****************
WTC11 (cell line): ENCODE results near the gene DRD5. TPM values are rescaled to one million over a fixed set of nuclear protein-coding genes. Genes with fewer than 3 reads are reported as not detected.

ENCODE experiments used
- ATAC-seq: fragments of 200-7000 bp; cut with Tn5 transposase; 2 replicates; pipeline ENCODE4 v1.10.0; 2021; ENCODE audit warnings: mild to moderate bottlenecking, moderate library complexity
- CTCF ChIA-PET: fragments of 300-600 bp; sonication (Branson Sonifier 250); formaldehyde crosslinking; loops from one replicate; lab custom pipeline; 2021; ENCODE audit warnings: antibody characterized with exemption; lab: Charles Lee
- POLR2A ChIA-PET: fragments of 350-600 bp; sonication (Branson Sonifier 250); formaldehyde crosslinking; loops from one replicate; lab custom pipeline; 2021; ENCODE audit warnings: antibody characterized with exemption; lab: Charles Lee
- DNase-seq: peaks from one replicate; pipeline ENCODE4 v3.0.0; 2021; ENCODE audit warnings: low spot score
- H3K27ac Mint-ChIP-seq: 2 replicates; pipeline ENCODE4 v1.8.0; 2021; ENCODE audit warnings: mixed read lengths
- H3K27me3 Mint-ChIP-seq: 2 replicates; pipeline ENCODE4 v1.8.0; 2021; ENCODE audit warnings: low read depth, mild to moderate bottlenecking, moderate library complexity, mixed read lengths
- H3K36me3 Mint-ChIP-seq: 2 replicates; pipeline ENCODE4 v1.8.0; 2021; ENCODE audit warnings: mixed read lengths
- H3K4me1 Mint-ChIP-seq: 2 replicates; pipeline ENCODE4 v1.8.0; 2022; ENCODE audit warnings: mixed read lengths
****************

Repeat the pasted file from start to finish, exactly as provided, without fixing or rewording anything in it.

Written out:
WTC11 (cell line): ENCODE results near the gene DRD5. TPM values are rescaled to one million over a fixed set of nuclear protein-coding genes. Genes with fewer than 3 reads are reported as not detected.

ENCODE experiments used
- ATAC-seq: fragments of 200-7000 bp; cut with Tn5 transposase; 2 replicates; pipeline ENCODE4 v1.10.0; 2021; ENCODE audit warnings: mild to moderate bottlenecking, moderate library complexity
- CTCF ChIA-PET: fragments of 300-600 bp; sonication (Branson Sonifier 250); formaldehyde crosslinking; loops from one replicate; lab custom pipeline; 2021; ENCODE audit warnings: antibody characterized with exemption; lab: Charles Lee
- POLR2A ChIA-PET: fragments of 350-600 bp; sonication (Branson Sonifier 250); formaldehyde crosslinking; loops from one replicate; lab custom pipeline; 2021; ENCODE audit warnings: antibody characterized with exemption; lab: Charles Lee
- DNase-seq: peaks from one replicate; pipeline ENCODE4 v3.0.0; 2021; ENCODE audit warnings: low spot score
- H3K27ac Mint-ChIP-seq: 2 replicates; pipeline ENCODE4 v1.8.0; 2021; ENCODE audit warnings: mixed read lengths
- H3K27me3 Mint-ChIP-seq: 2 replicates; pipeline ENCODE4 v1.8.0; 2021; ENCODE audit warnings: low read depth, mild to moderate bottlenecking, moderate library complexity, mixed read lengths
- H3K36me3 Mint-ChIP-seq: 2 replicates; pipeline ENCODE4 v1.8.0; 2021; ENCODE audit warnings: mixed read lengths
- H3K4me1 Mint-ChIP-seq: 2 replicates; pipeline ENCODE4 v1.8.0; 2022; ENCODE audit warnings: mixed read lengths